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Imagery Use and Self-Determined Motivations in a Community Sample of Exercisers and Non-Exercisers1


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    Funding for this study was provided by the Social Sciences and Humanities Research Council of Canada.

Craig R. Hall, School of Kinesiology, University of Western Ontario, London, Ontario, Canada N6A 3K7. E-mail:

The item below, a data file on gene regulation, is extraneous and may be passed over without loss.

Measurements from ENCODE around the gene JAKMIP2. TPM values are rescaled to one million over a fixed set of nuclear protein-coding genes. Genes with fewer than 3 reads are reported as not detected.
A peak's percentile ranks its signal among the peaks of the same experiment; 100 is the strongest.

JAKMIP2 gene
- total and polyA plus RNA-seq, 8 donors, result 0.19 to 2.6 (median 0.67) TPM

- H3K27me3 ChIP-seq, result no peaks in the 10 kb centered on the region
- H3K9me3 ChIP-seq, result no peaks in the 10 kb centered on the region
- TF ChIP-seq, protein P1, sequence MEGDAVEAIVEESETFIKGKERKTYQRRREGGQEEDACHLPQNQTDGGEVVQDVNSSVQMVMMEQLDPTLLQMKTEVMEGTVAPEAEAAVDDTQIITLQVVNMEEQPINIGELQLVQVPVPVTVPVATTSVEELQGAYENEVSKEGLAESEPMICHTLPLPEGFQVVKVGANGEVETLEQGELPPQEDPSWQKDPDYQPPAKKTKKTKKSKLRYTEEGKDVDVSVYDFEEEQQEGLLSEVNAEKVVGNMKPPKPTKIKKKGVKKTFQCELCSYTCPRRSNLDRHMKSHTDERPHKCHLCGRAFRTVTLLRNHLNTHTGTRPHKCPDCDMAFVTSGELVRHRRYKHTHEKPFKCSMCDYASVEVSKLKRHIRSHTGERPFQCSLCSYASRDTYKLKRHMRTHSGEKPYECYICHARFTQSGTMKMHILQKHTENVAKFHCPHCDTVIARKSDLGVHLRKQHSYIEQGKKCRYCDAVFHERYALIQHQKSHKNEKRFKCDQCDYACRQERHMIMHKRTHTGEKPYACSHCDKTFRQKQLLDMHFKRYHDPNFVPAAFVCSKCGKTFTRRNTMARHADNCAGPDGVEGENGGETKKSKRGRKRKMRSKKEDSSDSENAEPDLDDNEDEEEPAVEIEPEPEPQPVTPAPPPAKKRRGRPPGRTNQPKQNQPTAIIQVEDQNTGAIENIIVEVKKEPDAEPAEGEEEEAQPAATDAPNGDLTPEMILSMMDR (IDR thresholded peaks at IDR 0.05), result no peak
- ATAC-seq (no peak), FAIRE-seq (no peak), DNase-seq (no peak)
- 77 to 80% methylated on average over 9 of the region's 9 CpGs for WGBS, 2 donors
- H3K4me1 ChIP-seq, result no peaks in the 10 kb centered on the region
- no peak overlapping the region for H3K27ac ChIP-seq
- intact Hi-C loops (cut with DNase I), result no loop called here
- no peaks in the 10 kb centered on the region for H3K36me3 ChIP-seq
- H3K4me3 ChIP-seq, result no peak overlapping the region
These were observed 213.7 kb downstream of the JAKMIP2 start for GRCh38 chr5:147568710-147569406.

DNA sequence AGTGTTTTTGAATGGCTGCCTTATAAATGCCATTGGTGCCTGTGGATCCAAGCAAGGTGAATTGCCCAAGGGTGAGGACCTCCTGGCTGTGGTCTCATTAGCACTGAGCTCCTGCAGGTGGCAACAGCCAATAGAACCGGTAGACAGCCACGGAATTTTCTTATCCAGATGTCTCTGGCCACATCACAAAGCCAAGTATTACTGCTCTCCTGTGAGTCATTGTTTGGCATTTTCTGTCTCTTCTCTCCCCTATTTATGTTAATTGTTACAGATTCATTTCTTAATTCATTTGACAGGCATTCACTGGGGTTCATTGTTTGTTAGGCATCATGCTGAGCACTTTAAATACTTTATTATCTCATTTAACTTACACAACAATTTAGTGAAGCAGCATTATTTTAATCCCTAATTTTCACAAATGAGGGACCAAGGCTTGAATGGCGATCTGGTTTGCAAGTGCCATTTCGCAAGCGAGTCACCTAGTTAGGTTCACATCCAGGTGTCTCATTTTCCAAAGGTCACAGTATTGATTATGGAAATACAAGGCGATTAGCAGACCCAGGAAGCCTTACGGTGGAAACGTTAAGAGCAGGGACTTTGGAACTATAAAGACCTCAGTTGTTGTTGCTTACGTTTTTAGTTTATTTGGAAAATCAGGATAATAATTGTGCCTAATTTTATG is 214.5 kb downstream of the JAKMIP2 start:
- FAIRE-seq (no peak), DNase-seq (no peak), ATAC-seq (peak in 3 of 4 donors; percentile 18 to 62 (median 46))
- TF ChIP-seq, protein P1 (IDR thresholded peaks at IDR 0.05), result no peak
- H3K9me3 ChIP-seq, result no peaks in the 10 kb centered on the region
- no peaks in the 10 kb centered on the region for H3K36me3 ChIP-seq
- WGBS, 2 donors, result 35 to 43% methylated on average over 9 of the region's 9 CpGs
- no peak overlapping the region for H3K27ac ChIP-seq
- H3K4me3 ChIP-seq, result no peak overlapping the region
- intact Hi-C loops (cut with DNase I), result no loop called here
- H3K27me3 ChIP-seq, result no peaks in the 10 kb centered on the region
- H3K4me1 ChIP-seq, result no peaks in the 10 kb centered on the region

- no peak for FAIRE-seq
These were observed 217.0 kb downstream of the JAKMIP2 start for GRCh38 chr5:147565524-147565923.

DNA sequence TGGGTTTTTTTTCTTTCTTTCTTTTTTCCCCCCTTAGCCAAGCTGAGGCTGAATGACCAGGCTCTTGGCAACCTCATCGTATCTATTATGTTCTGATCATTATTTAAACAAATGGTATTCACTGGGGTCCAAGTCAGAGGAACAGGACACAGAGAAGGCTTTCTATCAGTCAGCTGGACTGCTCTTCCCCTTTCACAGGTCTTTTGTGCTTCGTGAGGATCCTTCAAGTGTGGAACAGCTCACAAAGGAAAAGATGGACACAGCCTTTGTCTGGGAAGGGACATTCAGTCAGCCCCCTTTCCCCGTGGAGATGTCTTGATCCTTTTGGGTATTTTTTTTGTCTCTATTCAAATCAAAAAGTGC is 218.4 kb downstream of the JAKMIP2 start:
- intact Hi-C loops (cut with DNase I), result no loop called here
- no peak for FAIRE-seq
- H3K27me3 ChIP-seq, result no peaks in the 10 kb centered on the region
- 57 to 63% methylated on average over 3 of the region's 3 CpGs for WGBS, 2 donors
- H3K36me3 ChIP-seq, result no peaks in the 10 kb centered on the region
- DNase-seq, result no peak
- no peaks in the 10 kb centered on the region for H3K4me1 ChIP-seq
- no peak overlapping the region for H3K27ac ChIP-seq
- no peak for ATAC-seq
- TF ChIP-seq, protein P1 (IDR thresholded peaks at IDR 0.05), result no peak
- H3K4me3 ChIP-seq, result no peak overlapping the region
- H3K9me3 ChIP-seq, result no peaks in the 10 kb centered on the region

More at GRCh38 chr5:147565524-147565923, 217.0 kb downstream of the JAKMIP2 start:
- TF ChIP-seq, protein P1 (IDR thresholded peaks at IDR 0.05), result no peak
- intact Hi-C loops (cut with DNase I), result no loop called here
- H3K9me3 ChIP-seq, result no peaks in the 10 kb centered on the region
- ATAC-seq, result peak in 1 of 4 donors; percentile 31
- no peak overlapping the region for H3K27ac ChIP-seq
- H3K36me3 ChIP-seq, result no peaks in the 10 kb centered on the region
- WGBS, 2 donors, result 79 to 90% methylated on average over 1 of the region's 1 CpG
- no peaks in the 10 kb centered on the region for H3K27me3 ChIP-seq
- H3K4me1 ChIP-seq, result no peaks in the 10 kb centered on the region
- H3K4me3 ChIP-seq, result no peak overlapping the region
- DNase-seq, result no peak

This study examined the patterns of imagery use and motivational self-determination, and the relationships between them in regular exercisers (RE), non-exercisers who intend to exercise (NE-I), and non-exercisers who do not intend to exercise (NE-N). A survey was conducted through the random sampling of a large population. The NE-N group reported using the same amount of imagery as the other 2 groups. NE-N participants were the least and RE participants the most self-determined, with NE-I participants in between. The patterns of association among imagery and self-determination were different for the NE-N participants than the other 2 groups. It was concluded that imagery interventions that might be successful with RE and NE-I participants are unlikely to be effective with NE-N participants.